the pitiless dahlberg


He grew up in Missouri, the son of a lady barber. And in order to get a flavor of the man one must read lines like these, describing the orphanage where he spent childhood time:

They were a separate race of stunted children who were clad in famine. Swollen heads lay on top of ashy uniformed orphans. Some had oval or oblong skulls; others gigantic watery occiputs that resembled the Cynocephali described by Hesiod and Pliny. The palsied and the lame were cured in the pool of Bethesda, but who had enough human spittle to heal the orphans’ sore eyes and granulated lids.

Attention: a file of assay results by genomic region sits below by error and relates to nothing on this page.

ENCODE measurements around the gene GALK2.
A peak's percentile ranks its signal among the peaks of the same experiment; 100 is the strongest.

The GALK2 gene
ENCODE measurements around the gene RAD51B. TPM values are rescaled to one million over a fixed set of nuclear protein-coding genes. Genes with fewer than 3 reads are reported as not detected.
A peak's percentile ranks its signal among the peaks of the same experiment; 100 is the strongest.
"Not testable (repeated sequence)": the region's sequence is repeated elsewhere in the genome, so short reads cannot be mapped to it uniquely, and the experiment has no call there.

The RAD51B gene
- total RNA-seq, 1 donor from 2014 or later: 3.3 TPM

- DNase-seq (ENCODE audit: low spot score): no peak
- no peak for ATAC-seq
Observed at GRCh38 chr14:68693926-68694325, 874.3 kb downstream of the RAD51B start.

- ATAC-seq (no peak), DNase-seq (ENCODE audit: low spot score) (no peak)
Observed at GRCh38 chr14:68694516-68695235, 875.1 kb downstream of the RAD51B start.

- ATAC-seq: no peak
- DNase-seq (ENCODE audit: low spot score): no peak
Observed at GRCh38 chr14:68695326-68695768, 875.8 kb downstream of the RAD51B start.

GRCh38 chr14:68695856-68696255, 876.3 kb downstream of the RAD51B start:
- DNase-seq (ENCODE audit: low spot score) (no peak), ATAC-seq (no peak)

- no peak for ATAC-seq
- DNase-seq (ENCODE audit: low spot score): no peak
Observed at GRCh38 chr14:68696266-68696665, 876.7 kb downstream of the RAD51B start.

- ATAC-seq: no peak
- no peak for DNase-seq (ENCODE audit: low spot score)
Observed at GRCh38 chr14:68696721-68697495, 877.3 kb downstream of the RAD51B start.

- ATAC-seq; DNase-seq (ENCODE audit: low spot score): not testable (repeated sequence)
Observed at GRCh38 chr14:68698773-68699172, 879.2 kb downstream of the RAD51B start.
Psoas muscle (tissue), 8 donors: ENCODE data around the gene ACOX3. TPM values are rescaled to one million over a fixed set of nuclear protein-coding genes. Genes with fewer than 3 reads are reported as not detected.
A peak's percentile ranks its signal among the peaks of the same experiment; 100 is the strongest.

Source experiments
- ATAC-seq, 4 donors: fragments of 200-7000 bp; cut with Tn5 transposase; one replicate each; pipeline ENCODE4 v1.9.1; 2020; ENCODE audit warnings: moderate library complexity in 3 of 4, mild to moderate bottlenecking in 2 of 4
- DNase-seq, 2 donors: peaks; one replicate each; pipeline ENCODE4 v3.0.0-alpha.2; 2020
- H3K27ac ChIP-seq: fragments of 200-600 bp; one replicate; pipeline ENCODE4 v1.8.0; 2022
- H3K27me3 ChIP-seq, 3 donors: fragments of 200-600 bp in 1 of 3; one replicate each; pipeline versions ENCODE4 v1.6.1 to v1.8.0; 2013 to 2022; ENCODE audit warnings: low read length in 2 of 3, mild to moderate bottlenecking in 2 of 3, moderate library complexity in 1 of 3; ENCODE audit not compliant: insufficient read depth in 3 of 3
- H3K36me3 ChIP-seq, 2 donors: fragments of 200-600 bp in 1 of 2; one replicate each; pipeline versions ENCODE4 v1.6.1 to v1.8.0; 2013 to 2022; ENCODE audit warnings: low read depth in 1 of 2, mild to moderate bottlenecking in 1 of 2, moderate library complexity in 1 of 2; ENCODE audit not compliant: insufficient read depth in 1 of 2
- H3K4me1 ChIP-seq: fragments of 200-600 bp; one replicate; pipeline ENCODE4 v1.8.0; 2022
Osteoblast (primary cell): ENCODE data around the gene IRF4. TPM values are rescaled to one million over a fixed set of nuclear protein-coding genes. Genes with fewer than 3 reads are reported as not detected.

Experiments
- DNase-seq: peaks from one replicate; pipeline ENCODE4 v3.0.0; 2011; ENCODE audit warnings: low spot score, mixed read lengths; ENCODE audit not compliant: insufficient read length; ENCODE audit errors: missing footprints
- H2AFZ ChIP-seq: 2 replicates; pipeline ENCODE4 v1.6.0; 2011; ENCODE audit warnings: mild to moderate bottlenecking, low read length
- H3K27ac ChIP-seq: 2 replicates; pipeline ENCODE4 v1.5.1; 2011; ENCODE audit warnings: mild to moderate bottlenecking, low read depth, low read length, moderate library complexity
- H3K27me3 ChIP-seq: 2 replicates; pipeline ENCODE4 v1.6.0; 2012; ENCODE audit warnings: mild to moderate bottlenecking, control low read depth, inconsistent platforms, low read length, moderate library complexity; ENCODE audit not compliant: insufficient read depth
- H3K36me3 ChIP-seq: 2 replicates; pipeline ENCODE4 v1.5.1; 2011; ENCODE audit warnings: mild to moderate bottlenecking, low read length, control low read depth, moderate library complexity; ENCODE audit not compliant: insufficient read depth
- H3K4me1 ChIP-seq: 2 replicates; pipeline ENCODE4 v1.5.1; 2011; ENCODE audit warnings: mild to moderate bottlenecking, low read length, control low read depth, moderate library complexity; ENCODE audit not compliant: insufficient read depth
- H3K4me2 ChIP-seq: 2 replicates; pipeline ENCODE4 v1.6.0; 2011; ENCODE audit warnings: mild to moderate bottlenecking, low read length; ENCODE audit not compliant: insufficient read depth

Dahlberg talked and wrote like this. Unlike Charles Olson, whom he’d met at Harvard and whose work would always return to postwar Eurpoean philosophy and American politics, the autodidactic Dahlberg had identified with the proletarian underground since the twenties—and with ancient texts; he went into seven years of withdrawal from writing to study these. His first book, Bottom Dogs, had an introduction by D.H. Lawrence. After his withdrawal, he renounced his former self, his politics, everyone he knew, almost all men who aspired to write, and his early works.

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